BEIJING: Floods have damaged corn and rice crops in China’s key northern grain-producing belt, traders and analysts said, with more rain in the forecast as another typhoon approaches, threatening to add to global food inflation pressures.
The hit to China’s cereal crops – the full extent of which is not yet clear – comes as consumers worldwide face tightening food supplies amid India’s ban on rice exports last month and disruptions in Black Sea grain shipments caused by the war in Ukraine.
“The flooded area in the north will see some yield losses,” said a Singapore-based trader at a Chinese grain-trading company. “We will have a clear picture on the extent of damage after flood waters recede.”
Northern China, still grappling with swollen rivers and floodwaters caused by Typhoon Doksuri two weeks ago, could see further crop damage with Typhoon Khanun.
On Thursday, China’s northern Hebei province upgraded its emergency response to the highest level after last week’s record flooding in preparation for potentially damaging downpours from the new storm.
Initial estimates show that 4 million to 5 million metric tons of corn, or about 2 per cent of the country’s output, has been affected by the floods, two trade sources said.
“We can’t confirm how much of that will be totally lost or damaged,” a second trader in Singapore said.
Corn prices on the Dalian Commodities Exchange fell 1.4 per cent to 2,759 yuan (US$381.34) per ton.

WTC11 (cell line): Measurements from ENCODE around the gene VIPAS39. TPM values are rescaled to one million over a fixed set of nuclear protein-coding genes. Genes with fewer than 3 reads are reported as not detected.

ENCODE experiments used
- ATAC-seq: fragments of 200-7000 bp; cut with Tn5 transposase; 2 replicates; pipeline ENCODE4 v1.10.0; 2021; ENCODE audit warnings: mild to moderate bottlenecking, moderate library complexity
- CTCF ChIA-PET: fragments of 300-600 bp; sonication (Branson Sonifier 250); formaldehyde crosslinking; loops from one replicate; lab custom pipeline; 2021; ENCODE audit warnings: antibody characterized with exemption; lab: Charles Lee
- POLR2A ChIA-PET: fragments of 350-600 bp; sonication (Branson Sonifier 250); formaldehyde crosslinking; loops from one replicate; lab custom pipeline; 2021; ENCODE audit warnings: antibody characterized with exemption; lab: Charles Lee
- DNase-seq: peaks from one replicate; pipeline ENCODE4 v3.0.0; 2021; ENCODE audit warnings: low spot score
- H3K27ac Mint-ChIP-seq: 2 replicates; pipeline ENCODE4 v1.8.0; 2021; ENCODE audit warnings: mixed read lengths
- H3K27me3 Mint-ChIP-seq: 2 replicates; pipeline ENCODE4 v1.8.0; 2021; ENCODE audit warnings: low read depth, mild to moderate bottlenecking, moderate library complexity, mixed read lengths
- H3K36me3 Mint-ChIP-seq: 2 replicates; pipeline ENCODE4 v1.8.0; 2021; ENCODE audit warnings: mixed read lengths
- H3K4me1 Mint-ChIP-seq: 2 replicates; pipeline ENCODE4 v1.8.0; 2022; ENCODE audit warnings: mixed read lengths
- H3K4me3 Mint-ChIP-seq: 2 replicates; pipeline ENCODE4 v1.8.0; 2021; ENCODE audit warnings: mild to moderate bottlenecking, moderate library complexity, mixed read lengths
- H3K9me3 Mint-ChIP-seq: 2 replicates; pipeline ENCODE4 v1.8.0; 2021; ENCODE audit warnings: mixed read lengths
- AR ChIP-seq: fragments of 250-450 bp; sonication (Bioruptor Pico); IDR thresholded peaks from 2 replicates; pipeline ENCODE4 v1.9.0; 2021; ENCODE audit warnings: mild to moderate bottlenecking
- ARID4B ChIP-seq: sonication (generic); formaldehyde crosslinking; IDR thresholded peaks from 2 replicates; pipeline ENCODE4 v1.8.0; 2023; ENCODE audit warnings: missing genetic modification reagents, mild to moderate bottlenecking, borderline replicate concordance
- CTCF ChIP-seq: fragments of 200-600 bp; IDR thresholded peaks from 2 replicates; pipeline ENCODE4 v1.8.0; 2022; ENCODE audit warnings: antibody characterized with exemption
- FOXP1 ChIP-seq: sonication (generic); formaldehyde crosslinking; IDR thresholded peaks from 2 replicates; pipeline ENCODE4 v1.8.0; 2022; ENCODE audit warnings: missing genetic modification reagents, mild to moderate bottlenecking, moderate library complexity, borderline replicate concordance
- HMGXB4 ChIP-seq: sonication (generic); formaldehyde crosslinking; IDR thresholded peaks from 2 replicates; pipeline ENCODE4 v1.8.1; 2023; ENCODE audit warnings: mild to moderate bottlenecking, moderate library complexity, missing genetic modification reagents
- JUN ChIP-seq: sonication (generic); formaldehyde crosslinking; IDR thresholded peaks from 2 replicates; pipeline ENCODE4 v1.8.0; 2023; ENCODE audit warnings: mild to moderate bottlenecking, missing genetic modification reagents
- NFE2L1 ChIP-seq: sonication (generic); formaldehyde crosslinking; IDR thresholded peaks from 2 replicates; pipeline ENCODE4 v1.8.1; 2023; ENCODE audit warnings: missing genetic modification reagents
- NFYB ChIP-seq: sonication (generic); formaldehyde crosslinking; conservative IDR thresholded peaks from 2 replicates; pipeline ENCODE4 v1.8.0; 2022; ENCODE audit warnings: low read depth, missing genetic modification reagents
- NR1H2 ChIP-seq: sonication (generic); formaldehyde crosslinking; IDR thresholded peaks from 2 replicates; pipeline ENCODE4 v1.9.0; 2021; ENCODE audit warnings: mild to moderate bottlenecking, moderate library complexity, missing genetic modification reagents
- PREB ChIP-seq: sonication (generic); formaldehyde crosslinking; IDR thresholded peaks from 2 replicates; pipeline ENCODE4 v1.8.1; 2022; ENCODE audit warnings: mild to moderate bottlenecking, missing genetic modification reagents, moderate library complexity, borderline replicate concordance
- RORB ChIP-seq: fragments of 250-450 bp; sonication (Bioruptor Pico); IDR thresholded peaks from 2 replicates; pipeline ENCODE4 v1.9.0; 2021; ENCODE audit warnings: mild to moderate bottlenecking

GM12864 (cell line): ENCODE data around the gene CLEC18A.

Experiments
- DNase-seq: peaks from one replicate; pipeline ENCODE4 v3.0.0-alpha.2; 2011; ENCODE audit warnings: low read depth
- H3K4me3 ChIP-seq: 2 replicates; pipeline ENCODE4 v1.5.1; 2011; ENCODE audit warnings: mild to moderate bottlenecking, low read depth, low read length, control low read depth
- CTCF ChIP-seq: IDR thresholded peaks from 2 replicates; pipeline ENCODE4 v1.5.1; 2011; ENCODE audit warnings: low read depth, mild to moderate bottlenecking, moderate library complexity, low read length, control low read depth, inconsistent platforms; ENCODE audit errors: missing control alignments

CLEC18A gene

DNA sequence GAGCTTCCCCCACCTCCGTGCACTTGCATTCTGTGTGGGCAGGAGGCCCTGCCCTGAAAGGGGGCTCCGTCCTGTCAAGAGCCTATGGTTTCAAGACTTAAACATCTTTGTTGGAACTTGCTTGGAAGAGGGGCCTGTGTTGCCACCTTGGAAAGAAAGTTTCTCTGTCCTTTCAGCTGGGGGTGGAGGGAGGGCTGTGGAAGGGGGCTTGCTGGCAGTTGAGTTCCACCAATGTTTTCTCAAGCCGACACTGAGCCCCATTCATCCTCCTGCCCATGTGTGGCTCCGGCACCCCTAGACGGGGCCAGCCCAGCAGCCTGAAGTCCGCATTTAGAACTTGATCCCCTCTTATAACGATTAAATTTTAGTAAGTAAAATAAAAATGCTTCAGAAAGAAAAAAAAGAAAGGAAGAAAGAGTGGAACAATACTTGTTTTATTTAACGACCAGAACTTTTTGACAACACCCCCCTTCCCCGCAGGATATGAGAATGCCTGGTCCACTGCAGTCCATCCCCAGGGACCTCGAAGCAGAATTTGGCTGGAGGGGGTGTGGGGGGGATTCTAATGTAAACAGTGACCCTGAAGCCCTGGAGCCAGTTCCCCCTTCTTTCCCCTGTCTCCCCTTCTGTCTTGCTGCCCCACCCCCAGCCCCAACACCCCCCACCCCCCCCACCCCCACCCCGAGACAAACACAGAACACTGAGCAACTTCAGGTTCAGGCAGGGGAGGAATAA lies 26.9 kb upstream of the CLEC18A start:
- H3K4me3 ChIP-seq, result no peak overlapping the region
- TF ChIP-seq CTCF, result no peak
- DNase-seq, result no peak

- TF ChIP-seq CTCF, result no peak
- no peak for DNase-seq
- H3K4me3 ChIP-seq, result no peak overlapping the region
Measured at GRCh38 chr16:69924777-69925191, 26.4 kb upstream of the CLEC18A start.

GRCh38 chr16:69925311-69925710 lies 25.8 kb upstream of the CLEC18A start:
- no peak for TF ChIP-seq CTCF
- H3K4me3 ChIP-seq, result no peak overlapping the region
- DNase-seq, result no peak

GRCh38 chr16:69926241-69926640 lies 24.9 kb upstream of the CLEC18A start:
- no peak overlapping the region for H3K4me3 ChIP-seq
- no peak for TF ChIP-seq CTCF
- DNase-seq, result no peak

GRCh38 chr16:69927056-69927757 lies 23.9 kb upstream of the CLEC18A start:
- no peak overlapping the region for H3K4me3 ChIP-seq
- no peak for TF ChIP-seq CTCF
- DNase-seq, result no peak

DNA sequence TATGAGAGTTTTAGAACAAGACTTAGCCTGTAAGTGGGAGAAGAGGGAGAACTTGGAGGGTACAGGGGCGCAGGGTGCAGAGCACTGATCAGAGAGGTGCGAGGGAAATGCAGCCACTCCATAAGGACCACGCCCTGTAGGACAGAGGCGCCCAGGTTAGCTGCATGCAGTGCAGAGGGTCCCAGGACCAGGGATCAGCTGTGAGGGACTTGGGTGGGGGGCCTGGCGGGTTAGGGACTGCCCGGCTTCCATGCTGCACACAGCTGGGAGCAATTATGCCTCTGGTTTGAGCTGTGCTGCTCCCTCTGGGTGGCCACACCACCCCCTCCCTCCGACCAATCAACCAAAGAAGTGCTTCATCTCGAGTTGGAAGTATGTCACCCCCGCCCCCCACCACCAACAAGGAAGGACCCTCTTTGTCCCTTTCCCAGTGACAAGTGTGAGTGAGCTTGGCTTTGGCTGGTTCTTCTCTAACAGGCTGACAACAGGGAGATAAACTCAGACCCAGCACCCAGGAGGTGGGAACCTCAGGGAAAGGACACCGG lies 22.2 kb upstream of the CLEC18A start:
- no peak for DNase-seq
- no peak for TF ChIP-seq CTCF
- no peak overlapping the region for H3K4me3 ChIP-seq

Floods are also likely to reduce rice output.
“Flood will indeed affect rice production in the northeast, and it may reduce rice production by 3 per cent to 5 per cent in flood-affected areas,” Ma Wenfeng, senior analyst at Beijing Orient Agribusiness Consultant, told Reuters.
Fitch Ratings on Friday said that heavy rain in China’s grain-producing region is likely to put upward pressure on global rice prices. Rice prices have already climbed more than 20 per cent since India announced its ban on exports of non-basmati white rice.
China’s corn imports are expected to climb to an all-time high of 23 million tons in 2023/24, according to the United States Department of Agriculture (USDA), up from 18 million tons a year ago, which is likely to mitigate the impact of flooding on supplies.
However, ample domestic rice inventories are expected to prevent China from buying larger volumes from the international market, analysts said.
The decline in rice production in China’s northeast is unlikely to result in larger imports as the country is largely self-sufficient, said Rosa Wang, an analyst at Shanghai-based JC Intelligence.